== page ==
(CNSNews.com) - A furious David Hogg returned to Marjory Stoneman Douglas High School in Parkland, Florida on Wednesday, stopping to speak to CNN on his way into the building.
Hogg slammed Republicans as "cowards" and "sharks"; he rejected the idea of more guns in schools, even in the hands of law enforcement officers; and fumed that no gun control legislation has passed either at the state or federal level in the two weeks since a murderer killed 17 of his classmates.
House Speaker Paul Ryan (R-Wis.) and other Republicans don't want to "solve" the gun problem. They just want to arm teachers, Hogg complained:
"They want to work on behalf of the people that own them, which is the NRA, multiple different special interest groups. They want to sell more guns, they want to scare more people, get more guns sold so they can get re-elected. They want to scare the people, and we don't want to see that happen," Hogg said.
“The thing that makes me the most mad is even after two weeks -- even after two weeks of all of this -- not a single bill has been passed at state or federal level; none of our glass is being replaced with bulletproof glass; none of our locks that are being replaced are able to be locked from the inside; no legislative action has been taken; all we have now is more guns and more chances for things to go wrong.”
Hogg wondered what would happen if he were misidentified as a school shooter. He also raised the prospect of a "blue-on-blue situation," where law enforcement officers assigned to schools mistakenly begin shooting at each other "and just slaughtered everybody inside."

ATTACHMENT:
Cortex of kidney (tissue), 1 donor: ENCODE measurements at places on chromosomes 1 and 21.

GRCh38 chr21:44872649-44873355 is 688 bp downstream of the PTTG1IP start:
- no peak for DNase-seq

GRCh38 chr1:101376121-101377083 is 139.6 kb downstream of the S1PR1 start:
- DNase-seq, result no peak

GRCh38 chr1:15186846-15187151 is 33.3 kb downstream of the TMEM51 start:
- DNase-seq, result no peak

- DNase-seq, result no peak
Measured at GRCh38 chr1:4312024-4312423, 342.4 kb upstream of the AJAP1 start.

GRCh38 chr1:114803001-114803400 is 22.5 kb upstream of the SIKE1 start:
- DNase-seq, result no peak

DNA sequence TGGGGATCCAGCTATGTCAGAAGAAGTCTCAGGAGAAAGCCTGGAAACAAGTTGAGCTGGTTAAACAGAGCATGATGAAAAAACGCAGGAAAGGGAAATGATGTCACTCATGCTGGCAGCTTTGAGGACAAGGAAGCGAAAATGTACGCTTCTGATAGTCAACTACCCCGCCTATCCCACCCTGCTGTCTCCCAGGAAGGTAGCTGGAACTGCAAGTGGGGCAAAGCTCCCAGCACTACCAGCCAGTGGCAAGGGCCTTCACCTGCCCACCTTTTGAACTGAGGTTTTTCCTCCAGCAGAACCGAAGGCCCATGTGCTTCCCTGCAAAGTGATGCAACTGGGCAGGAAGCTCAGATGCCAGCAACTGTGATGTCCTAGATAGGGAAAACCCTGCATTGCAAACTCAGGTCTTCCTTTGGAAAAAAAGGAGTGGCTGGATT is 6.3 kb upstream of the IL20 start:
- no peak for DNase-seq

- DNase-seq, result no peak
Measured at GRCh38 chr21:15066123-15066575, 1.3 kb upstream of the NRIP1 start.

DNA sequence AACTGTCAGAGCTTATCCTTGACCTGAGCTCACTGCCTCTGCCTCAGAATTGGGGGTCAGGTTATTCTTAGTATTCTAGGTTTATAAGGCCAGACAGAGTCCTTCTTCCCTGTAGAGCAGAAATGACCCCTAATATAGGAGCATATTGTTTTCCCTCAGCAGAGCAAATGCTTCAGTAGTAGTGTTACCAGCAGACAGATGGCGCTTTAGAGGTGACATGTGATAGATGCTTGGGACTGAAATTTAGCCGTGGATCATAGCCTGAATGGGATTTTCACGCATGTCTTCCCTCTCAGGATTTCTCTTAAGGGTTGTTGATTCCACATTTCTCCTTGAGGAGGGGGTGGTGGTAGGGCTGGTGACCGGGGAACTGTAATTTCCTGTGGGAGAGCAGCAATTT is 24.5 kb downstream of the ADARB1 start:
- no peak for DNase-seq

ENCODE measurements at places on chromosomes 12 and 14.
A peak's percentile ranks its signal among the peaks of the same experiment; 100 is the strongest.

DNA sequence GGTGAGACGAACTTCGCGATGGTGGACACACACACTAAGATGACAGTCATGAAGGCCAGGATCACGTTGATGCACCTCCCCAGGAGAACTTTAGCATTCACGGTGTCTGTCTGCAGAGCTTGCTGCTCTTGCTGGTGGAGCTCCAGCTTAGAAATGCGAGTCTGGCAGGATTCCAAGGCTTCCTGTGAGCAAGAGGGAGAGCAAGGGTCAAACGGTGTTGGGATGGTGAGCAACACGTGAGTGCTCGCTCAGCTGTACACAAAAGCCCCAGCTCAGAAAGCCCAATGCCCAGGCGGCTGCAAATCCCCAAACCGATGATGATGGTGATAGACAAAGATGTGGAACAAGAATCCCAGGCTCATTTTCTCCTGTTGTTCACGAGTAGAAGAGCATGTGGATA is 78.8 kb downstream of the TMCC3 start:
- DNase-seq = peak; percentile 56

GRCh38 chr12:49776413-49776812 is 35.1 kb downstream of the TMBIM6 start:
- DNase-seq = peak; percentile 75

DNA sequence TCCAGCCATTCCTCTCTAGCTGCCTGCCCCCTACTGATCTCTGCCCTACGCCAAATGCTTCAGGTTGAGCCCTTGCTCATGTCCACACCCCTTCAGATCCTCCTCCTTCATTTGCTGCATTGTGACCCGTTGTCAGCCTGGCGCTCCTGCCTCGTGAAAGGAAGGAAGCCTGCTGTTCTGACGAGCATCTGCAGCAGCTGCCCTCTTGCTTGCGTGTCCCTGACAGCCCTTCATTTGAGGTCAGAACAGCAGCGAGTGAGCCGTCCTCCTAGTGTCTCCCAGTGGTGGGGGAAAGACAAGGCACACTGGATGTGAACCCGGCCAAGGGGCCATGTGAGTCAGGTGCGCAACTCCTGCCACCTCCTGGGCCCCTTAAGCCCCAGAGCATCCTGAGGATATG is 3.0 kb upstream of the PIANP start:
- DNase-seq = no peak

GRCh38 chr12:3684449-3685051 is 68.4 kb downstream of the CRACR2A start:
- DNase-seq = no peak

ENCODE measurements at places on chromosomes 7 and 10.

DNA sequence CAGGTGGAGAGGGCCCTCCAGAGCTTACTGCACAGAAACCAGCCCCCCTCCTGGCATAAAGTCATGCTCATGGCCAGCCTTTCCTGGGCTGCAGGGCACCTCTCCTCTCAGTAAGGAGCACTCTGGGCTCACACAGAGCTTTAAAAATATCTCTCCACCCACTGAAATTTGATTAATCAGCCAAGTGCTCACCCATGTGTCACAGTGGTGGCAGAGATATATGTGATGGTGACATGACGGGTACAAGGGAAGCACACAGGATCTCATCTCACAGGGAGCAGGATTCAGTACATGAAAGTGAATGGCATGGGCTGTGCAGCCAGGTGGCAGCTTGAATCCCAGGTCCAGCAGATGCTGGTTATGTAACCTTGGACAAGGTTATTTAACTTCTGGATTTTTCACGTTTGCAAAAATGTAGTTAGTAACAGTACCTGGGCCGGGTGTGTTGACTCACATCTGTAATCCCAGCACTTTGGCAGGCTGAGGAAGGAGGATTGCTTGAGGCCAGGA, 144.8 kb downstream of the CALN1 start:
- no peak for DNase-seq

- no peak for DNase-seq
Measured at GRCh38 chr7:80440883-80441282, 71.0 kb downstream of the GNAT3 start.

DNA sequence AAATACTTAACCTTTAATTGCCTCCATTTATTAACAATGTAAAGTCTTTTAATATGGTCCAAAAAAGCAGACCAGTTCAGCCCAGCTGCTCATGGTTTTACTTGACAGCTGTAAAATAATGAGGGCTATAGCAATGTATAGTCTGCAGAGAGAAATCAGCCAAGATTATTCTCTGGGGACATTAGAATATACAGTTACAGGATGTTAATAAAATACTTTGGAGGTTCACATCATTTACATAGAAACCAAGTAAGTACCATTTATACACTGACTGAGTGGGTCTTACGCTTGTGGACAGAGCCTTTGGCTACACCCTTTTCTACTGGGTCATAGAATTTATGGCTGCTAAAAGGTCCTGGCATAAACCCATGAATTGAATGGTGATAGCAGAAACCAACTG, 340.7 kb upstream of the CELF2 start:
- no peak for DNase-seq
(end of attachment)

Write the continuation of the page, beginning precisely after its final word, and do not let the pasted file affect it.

"The only thing that's changed is we have more guns and more chances for things to go wrong."
Asked by CNN’s Alisyn Camerota how he's finding the "strength" to go back inside the building, Hogg replied: "I have to because our politicians are cowards, and they won't – they won't gather the strength even to stand up to the NRA."
Hogg named Sen. Marco Rubio (R-Fla.), Gov. Rick Scott (R) and President Donald Trump as people who are influenced by the "shock collar" of the NRA: "At this point, our politicians are like really stupid sharks that think they have power but honestly don't," Hogg said.
Camerota noted that the Florida legislature does appear to be moving forward with raising the purchase age to 21 for guns, along with other school safety measures, but Hogg dismissed the proposals as "just a GOP compromise."
What do you want to see? Camerota asked him.
Hogg replied: "Raising the federal age of gun ownership and possession to the age of 21; banning all bump stocks; making sure that we have universal background checks; making sure that people that have committed acts of domestic violence are no longer able to get a gun, which in Florida, it's harder, it's just not impossible, fully, yet; and making sure that people with a criminal history and a history of mental illness are not able to obtain these weapons of mass destruction."
Hogg said the Florida legislature should have been working on these things even before the school shooting in Parkland.
“I think that the fact that I had to threaten the entire State of Florida's economy to get some action is a testament to how disgusting the state of politics has become.”
Hogg said he does have some hope that things will change, but meanwhile he still doesn't feel safe coming to school. "As I said, we don't have any bulletproof glass; we just have more guns."
Perhaps in response to Hogg's Wednesday morning interview with CNN, Sen. Marco Rubio tweeted: "The debate after #Parkland reminds us We The People don’t really like each other very much. We smear those who refuse to agree with us. We claim a Judea-Christian heritage but celebrate arrogance & boasting. & worst of all we have infected the next generation with the same disease."